Assuming everything goes to plan (and the plan isn’t quite what it used to be), starting in April the Trudeau government will be imposing a carbon tax on provinces that have no carbon pricing mechanisms of their own.
Right now, that’s four provinces — Ontario, Saskatchewan, Manitoba and New Brunswick. (P.E.I., Yukon and Nunavut are adopting the federal carbon pricing scheme voluntarily.) The federal Conservatives under Andrew Scheer plan to make the fight against carbon pricing a key part of their 2019 election campaign. Ottawa’s carbon strategy seems to have split Canada politically, deepening the chasm between resource-dependent provinces like Alberta and Saskatchewan and the eastern urbanites who tend to support environmental initiatives.
Or has it? A recent Angus Reid poll suggested 54 per cent of Canadians now support the carbon tax. The poll tracked a remarkable 18-point spike in support for the tax in Saskatchewan, to 29 per cent. Most Ontarians opposed carbon pricing in July; a narrow majority now supports it, despite Premier Doug Ford’s ferocious opposition. (Ford’s government introduced a climate change plan in late November, but since it doesn’t mandate a carbon price, it’s believed the federal carbon tax will still apply in Ontario.) The shift in support seems to have followed Prime Minister Justin Trudeau’s promise of generous household rebates.
Given the shifting political and public opinion landscape, Canadian businesses can be forgiven for wondering whether the carbon tax will join electoral reform in Trudeau’s discard pile of ambitious, failed promises.
“Most businesses … they look at the carbon tax debate and tell themselves that proposals have come and gone so many times now, politically, that there’s no reason for this to be a top-of-mind issue,” says Jason Kroft of Stikeman Elliott in Toronto, whose practice covers emissions trading and climate law. “They’re inclined to wait and see.”
That might be a mistake. If the Trudeau Liberals lose in 2019, the carbon tax is probably dead. If they win, it’s a go. It won’t change things quite as much as supporters or detractors seem to think — but the smart money is preparing for it.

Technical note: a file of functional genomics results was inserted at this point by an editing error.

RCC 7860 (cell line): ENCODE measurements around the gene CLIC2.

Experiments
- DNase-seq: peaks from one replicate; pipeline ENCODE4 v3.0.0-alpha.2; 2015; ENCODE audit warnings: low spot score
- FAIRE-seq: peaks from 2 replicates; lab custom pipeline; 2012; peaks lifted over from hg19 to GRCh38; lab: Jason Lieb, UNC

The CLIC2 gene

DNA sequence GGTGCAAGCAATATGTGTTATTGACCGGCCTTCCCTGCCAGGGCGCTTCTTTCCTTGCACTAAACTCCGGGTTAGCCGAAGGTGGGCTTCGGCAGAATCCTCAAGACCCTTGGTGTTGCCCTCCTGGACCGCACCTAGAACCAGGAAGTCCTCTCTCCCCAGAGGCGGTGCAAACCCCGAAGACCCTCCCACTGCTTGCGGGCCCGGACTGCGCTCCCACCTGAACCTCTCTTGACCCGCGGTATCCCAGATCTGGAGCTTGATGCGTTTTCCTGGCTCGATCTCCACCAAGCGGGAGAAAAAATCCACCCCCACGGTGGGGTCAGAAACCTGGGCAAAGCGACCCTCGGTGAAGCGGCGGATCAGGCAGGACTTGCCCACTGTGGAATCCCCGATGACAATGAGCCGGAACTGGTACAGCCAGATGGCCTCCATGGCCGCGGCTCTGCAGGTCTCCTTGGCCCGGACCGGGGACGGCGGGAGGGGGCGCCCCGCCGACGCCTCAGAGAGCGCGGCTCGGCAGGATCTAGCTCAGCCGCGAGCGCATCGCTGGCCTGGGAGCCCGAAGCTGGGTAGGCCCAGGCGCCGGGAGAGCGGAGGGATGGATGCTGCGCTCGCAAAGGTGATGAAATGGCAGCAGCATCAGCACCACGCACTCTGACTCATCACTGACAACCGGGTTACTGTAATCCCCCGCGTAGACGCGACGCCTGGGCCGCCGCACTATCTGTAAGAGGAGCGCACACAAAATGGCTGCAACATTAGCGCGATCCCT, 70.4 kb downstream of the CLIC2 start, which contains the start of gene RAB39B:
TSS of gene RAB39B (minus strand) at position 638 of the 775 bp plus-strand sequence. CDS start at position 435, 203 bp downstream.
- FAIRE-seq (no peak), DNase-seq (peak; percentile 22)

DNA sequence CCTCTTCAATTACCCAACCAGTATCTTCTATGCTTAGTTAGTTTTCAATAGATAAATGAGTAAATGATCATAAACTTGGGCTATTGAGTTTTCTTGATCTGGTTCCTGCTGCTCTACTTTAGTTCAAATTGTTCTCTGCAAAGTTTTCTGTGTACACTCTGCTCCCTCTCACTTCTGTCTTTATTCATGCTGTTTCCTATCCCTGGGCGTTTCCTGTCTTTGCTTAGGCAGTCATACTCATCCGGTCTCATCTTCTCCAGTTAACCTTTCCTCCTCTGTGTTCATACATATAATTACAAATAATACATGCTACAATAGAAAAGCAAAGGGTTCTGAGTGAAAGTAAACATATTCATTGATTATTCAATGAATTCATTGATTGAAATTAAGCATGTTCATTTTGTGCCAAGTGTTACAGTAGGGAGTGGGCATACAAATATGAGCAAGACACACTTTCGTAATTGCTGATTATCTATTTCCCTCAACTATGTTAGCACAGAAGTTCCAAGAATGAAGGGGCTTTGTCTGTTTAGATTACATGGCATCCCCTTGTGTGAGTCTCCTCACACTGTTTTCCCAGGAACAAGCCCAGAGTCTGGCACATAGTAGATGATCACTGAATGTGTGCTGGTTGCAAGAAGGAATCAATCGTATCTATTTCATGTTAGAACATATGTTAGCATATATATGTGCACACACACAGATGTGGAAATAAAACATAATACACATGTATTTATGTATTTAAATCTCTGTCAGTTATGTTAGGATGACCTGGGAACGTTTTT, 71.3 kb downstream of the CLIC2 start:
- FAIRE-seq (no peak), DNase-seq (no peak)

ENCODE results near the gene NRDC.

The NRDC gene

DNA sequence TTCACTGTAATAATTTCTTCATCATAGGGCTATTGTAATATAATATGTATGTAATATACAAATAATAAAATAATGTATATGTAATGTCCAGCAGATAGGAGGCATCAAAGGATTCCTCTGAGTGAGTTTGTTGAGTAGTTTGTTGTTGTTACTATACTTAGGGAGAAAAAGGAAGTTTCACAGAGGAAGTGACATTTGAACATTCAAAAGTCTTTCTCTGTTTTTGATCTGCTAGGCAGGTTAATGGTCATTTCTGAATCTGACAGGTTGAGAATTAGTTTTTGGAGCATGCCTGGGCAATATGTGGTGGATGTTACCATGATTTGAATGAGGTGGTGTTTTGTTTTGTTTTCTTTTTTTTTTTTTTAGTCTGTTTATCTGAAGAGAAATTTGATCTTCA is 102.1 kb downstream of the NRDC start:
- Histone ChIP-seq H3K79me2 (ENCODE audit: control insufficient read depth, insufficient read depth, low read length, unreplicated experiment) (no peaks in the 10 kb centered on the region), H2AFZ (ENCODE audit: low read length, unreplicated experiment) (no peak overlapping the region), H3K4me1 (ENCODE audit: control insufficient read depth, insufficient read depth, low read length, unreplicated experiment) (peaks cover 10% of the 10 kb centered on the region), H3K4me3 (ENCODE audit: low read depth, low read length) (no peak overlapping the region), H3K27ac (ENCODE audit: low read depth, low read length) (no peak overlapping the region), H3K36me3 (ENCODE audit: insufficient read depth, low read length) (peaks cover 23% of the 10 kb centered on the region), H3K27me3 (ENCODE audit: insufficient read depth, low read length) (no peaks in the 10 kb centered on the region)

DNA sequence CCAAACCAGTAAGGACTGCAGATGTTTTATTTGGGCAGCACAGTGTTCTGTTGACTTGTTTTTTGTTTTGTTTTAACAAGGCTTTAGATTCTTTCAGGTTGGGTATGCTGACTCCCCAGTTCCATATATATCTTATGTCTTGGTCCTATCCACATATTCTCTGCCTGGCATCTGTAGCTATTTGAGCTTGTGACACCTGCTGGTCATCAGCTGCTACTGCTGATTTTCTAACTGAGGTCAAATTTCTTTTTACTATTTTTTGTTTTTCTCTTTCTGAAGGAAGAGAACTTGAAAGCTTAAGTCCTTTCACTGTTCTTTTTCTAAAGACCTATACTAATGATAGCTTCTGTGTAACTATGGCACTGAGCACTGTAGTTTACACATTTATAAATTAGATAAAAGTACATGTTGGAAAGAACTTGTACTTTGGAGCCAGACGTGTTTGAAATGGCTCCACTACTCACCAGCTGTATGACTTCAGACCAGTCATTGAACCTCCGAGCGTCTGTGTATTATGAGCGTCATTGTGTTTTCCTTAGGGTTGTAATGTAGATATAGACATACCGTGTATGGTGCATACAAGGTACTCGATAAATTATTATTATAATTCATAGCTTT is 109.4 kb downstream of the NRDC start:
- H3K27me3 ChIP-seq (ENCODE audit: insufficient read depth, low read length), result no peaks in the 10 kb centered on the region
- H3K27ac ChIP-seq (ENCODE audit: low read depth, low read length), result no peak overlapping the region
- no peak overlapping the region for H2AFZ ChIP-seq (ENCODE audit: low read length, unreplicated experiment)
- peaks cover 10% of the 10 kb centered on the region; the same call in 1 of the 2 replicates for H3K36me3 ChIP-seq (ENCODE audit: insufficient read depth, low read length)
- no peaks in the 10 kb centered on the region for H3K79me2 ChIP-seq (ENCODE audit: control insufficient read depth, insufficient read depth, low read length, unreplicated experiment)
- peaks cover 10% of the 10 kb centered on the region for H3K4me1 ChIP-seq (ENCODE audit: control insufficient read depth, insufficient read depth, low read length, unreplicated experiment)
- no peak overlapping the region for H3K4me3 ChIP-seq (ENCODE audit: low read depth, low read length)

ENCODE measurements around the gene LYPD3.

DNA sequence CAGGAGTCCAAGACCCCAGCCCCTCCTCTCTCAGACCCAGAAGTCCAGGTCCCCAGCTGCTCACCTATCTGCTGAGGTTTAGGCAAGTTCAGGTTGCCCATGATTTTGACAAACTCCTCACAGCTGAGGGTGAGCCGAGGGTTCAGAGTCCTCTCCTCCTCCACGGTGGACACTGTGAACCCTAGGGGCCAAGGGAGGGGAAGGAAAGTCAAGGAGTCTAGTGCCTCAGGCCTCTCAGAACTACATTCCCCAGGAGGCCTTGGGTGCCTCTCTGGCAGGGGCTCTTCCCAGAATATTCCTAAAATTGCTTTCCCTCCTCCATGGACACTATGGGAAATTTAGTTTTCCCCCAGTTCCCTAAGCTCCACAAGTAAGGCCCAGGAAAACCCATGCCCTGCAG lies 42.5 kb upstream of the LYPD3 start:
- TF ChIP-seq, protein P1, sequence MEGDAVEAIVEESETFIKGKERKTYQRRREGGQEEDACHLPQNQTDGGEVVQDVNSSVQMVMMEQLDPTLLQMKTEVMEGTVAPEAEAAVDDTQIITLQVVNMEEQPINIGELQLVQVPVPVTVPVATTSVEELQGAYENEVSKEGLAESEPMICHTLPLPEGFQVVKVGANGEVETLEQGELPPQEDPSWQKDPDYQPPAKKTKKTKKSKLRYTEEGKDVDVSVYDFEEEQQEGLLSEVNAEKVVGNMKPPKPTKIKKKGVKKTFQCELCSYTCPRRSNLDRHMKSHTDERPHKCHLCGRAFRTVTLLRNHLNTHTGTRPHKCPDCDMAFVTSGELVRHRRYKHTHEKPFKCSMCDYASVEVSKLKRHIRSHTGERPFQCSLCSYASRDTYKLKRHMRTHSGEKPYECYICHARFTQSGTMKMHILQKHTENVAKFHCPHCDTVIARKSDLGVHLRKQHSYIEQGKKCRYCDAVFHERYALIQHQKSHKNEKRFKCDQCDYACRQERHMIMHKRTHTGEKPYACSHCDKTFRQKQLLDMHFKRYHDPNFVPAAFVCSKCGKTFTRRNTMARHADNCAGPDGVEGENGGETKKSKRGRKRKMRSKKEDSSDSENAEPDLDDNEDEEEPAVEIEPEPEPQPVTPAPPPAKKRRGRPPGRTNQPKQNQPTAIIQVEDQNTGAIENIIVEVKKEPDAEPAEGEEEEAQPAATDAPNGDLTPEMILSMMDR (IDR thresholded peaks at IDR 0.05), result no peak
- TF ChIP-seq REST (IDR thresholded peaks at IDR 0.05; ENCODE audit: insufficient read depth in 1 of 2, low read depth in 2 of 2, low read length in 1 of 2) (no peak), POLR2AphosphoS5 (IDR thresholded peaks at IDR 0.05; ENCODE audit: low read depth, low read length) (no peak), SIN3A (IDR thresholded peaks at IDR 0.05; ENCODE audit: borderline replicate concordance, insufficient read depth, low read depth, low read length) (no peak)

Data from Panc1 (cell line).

Here are a few things Canadian businesses need to know about the carbon tax right now.
It’s probably constitutional
Imposing a carbon tax was never Ottawa’s plan to begin with. The pan-Canadian carbon pricing framework completed two years ago was signed by the premiers of every province except Saskatchewan and Manitoba. The federal carbon tax was always presented as a backstop to be imposed only on provinces that failed to come up with carbon pricing tools of their own.
Because provinces were given the opportunity to design their own carbon pricing mechanisms, the court challenges being pursued by Saskatchewan and Ontario against the carbon tax are unlikely to succeed, says Richard Corley of Goodmans LLP, Toronto.
“Arguing that the federal government imposed a system by fiat is going to be a very steep hill for the provinces to climb,” says Corley, who advises corporate clients on clean technologies and environmental law.
The constitutional experts, meanwhile, seem mostly convinced that the plan will survive the courts — not on the basis of the federal taxation power alone (since that covers taxes designed to raise revenue, which isn’t the purpose of the carbon tax), but probably under the “peace, order and good government” catch-all.
“I don’t think the provincial challenge has much of a chance,” says lawyer Laura Zizzo of Zizzo Strategy, a boutique firm advising businesses on adapting to climate change.
Most businesses won’t notice it
Backstop carbon pricing will come in two forms.
The carbon levy — the tax — applies to all fossil fuels at a rate of $20 per ton of carbon dioxide equivalent (CO2e) next year, and rises by stages to $50 per ton by 2022. This is the aspect of carbon pricing meant to shift consumer behaviour away from emissions-heavy products.